By Owen Phelps, Ph.D.

Director, Yeshua Institute

We all have mental images of leaders – and most of them are not worth the cost of contemplating them.

Forget all the notions out there are about natural leaders being tall, well-built, square-jawed, macho men. Yes, there are a lot of those kind around. But studies show that they’re no more likely to be effective leaders than the rest of us – including, obviously, women.

Seldom do we hear praises being sung for the value of humility in effective leadership – although I have to note that we are, in fact, hearing those praises ever more frequently as empirical research shows that long-term effective leadership is not about “command and control” dynamics.

Yes, “command and control” has its place. And that place is during a huge crisis, when time is the most important element and doing almost anything is better than deliberating for very long about what to do. For example, when someone yells “Fire!” get out of the building – now.

But autocratic leadership is high-risk leadership. It assumes that one person’s insight and oversight is superior to everyone else’s, even in the aggregate. Research shows that’s not true. No matter how bright, intuitive or analytical a person may be, their leadership is nearly always enhanced by the input of others.

And that’s where humility comes in.

Positional leadership is intimidating. When the boss says something, no matter how stupid, all the incentives for followers seem to rest on the side of agreement. Go along to get along. Don’t rock the boat. Don’t speak truth to power unless you are looking to make an exit appearance.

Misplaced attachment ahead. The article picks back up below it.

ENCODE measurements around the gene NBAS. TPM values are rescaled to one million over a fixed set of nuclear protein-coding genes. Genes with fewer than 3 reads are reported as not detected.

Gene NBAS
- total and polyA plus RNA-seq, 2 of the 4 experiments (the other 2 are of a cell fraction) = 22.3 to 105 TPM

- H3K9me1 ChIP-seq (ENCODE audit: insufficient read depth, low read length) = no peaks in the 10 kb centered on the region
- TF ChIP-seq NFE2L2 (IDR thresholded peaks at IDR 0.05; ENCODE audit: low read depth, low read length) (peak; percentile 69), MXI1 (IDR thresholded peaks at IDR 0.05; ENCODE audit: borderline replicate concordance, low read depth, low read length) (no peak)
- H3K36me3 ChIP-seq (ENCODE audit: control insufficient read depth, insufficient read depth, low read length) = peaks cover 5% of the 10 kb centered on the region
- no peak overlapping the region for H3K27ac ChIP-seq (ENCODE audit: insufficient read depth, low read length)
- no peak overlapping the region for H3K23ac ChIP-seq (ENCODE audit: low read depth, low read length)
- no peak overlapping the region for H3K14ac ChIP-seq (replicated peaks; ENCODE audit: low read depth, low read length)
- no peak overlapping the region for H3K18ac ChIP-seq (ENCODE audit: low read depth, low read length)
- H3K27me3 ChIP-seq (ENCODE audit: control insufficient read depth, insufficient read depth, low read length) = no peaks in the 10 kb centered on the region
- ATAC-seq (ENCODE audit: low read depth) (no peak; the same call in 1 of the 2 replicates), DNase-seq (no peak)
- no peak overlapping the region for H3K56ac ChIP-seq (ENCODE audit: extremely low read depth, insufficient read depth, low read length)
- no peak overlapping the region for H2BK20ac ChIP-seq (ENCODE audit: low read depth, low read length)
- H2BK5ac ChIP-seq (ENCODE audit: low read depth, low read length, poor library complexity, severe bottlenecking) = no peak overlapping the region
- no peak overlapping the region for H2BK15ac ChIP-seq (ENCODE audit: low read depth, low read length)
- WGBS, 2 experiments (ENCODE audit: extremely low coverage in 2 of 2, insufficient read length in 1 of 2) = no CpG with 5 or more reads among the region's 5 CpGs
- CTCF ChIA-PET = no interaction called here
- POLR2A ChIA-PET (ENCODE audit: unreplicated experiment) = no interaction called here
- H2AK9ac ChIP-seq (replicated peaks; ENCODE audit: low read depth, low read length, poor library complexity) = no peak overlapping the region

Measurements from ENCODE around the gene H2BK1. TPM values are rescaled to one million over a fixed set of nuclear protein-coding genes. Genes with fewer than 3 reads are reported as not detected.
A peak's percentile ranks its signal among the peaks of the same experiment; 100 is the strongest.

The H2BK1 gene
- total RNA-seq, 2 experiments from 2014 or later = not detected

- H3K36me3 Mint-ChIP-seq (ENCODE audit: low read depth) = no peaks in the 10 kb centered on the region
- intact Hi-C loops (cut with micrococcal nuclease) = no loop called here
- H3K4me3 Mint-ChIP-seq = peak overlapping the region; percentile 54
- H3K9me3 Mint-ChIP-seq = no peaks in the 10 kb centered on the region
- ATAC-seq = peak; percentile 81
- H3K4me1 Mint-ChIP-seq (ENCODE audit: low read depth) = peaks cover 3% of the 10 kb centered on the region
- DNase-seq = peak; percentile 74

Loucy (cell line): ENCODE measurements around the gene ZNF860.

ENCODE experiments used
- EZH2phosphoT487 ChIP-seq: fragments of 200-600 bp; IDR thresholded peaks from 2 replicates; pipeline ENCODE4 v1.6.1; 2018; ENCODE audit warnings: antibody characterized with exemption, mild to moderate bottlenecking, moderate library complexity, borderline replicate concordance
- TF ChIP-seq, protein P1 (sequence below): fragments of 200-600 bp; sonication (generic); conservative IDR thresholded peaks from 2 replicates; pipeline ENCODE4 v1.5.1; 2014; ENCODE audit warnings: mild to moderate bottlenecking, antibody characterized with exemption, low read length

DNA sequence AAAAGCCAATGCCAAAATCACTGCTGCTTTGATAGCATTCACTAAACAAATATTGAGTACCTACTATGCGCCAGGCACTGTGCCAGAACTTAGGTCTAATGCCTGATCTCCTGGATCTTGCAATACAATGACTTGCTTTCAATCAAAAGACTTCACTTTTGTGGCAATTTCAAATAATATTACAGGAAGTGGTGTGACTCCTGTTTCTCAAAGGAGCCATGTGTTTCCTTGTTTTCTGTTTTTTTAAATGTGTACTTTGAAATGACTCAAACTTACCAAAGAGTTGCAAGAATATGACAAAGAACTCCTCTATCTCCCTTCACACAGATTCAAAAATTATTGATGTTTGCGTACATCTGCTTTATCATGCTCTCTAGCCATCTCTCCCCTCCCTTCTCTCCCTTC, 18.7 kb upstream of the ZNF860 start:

Leaders who want good feedback need to create an environment where it’s safe for subordinates to speak up, to offer their best estimations, to warn of hazards they see that may not be apparent to others, including boss.

Since the beginning, those of us in the Lead Like Jesus Movement have said that “leadership begins on the inside” – and there on the inside it matters what is in your heart.

Ken Blanchard, co-author of the best-selling business book The One Minute Manager and dozens of other books devoted to improved leadership performance, says that “humility is not about thinking less of yourself, it’s about thinking of yourself less.”

Research shows that leaders who put the needs of their organizations and their people over their own personal needs consistently achieve better results for their organizations, their charges – and ultimately themselves. But that requires humility.

John Keyser, founder and principal of Common Sense Leadership, a Chicago-based coaching firm that helps corporate executives further develop skills they need to become great leaders, provides us with a great case study that shows how humility at the top can lead to a first-rate, high-performing team.

Keyser described the organization as a place where “nearly everyone embodies humility, is selfless, (has) no personal agendas, and allows themselves to be vulnerable, recognizing and sharing with one another their areas of potential improvement.”

Keyser doesn’t have anything to say about leading like Jesus, but we know that the commitment to submit to the leadership lessons and examples of Jesus is a great first step in leading with a humble heart.